What I do believe is that the quality of most work produced right now, might not be what it should be and confirms the preconceptions we try to fight so hard, that SF/F and Horror from Dutch soil is “simplistic”, “immature”, “poorly written” and therefore “not worth reading”.

Focusing on that “bigger audience”, I decided last year August to contact the organizer of one of the biggest Fantasy events in the Netherlands with an email that came down to this: “Hi, I am looking at possibilities to promote Dutch SF and Fantasywriters and artists in the Netherlands. One of the options I like to look at is a free e-book that showcases writers and publishers. Has that been done before at your event? Would that be something that fits [name of event]?”

The answer was positive and in April I sat together for a brainstorm with that organizer. The willingness to give Dutch SF/F and Horror writers and publishers a ride on his promotional machine is there.
Plus the possibility to do an awesome project that involves writers and actors, in the same room, on the same day, cranking out a play in 6 acts and that I give the name “Shakespeare 2014”.
If all works out, 30 to 60 writers will produce a play that will be absurd and awesome.

VIP year SF/F/Horror writers

At the end of January I was approached to help set a VIP year for SF/F/Horror writers. Chaotic as it has been until now, I help setting this thing in motion by being present, collecting my 18 fellow writers (all either winner of a prize or part of the top 7 in the two major SF/F/Horror contests) and making sure they get in, get together, get food (if a lunch or dinner is involved).
Any costs I cover for that moment then are re-embursed so I do not end up at the short  end  if things.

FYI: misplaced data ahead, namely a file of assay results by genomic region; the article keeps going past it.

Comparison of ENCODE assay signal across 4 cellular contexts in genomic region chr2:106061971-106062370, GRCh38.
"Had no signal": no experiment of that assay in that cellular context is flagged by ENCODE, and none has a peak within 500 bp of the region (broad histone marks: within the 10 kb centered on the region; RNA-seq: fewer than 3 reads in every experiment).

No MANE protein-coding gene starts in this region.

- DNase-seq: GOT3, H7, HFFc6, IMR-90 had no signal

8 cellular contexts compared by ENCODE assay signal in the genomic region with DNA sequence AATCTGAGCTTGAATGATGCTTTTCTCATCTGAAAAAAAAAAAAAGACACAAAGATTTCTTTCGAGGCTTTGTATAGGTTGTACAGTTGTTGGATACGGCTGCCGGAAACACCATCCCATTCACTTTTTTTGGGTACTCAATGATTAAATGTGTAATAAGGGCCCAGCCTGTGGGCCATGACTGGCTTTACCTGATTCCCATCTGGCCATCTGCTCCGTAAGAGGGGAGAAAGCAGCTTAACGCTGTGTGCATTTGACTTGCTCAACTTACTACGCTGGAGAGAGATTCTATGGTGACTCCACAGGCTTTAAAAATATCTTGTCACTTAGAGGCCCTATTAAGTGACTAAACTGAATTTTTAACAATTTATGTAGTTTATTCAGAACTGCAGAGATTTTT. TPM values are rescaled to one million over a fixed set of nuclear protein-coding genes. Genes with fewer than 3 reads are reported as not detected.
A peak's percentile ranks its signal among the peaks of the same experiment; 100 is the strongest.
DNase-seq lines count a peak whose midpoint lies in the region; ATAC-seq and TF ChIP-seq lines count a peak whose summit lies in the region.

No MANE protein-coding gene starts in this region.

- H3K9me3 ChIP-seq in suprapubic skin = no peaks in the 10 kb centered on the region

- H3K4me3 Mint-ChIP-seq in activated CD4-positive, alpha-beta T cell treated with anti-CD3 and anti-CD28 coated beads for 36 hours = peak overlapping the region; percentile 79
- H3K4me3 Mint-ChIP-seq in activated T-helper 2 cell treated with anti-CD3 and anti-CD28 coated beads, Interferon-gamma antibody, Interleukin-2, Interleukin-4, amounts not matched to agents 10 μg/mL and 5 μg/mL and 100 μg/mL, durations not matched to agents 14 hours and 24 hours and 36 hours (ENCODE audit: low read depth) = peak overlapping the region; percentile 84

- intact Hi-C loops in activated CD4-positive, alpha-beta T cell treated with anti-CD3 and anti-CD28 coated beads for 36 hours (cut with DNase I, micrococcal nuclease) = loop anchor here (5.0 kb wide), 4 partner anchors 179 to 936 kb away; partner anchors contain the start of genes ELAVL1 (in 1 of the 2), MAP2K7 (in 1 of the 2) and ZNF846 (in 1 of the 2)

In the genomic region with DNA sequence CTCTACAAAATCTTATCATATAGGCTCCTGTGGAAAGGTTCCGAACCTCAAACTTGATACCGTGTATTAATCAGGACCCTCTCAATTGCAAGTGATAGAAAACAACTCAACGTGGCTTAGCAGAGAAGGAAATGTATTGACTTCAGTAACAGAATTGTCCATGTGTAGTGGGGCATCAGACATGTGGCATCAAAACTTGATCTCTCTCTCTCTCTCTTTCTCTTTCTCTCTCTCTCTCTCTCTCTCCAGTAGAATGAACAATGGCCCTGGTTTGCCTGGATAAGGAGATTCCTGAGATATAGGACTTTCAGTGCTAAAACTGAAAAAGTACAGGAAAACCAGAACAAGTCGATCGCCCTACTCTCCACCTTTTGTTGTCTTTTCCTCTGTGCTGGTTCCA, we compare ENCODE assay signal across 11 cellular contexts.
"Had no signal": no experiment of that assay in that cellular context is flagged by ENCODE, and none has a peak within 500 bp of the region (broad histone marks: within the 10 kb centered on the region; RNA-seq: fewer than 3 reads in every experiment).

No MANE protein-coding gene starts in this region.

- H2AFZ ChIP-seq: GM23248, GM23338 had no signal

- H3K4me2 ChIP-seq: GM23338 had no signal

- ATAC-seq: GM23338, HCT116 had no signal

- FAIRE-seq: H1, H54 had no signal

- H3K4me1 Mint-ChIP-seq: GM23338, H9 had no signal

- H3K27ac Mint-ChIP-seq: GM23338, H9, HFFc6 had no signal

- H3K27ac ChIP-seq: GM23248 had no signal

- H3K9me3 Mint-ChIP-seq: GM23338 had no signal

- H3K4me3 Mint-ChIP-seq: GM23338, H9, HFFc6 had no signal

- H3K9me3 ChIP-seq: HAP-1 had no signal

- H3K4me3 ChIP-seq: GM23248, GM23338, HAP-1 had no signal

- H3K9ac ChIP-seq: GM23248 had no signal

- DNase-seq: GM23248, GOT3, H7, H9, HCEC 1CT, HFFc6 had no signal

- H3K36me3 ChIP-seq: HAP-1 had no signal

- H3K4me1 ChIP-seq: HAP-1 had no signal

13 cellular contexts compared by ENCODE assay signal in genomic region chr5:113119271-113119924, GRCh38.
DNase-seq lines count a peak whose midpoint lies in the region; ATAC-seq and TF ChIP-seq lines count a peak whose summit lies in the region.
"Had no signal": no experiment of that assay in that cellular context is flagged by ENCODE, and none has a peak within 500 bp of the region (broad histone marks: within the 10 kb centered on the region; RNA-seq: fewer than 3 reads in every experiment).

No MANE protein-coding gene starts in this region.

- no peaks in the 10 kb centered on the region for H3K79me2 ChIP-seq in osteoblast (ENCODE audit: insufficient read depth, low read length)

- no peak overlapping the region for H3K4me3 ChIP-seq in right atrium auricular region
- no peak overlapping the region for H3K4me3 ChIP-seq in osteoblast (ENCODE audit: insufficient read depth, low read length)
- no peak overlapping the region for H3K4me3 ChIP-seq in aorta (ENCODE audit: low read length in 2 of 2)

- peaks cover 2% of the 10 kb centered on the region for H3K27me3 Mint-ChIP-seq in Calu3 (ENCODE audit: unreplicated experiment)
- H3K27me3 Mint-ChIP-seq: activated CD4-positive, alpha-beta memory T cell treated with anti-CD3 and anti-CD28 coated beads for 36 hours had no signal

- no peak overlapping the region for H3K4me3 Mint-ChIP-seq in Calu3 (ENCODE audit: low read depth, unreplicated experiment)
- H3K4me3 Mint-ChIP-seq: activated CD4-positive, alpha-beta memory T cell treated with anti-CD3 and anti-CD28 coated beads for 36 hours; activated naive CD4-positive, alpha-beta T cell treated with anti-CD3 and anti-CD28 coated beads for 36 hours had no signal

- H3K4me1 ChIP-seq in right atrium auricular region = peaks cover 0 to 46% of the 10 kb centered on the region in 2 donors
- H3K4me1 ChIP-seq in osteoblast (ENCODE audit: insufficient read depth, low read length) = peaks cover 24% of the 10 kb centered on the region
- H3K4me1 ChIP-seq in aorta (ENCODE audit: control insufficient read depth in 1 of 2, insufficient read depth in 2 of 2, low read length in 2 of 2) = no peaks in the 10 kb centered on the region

The idea here is (again) to bridge the gap. In short: “You send in a story, win a price. Then what?”
This is what:
  1. You meet your fellow writers several times over that year
  2. You get in contact with other artists who are active in your same field
  3. You might or might not develop new contacts and new friendships with fellow writers and fellow artists

Asking what the exact purpose of this (costly) initiative is, I got this:

“It is not about the immediate effects, but on things that develop on the long run. Contacts these writers make now, might not lead to anything in the next two years, but could lead to some project the year after that.”

Europe-SF

Then I got involved in an e-mail exchange related to the creation of an “SFWA” of sorts of Europe.

Some issues discussed are the presence (or absence) of European writers and the dominance of American and English writers in the European market, the difficulty to find a common platform for European writers to unite on, the challenges of so many different languages and how that might stand in the way of an easy exchange of stories and novels between different publishers in Europe.

The “Speculative Fiction Writers Association of Europe” luckily seems to become the “European Fantastica Creators Association” or something in those lines, striving to bring together and promote not just writers but all artists in our field, which makes the European playfield much, much more interesting for all of us.

Advertisements

Leave a Reply

Fill in your details below or click an icon to log in:

WordPress.com Logo

You are commenting using your WordPress.com account. Log Out / Change )

Twitter picture

You are commenting using your Twitter account. Log Out / Change )

Facebook photo

You are commenting using your Facebook account. Log Out / Change )

Google+ photo

You are commenting using your Google+ account. Log Out / Change )

Connecting to %s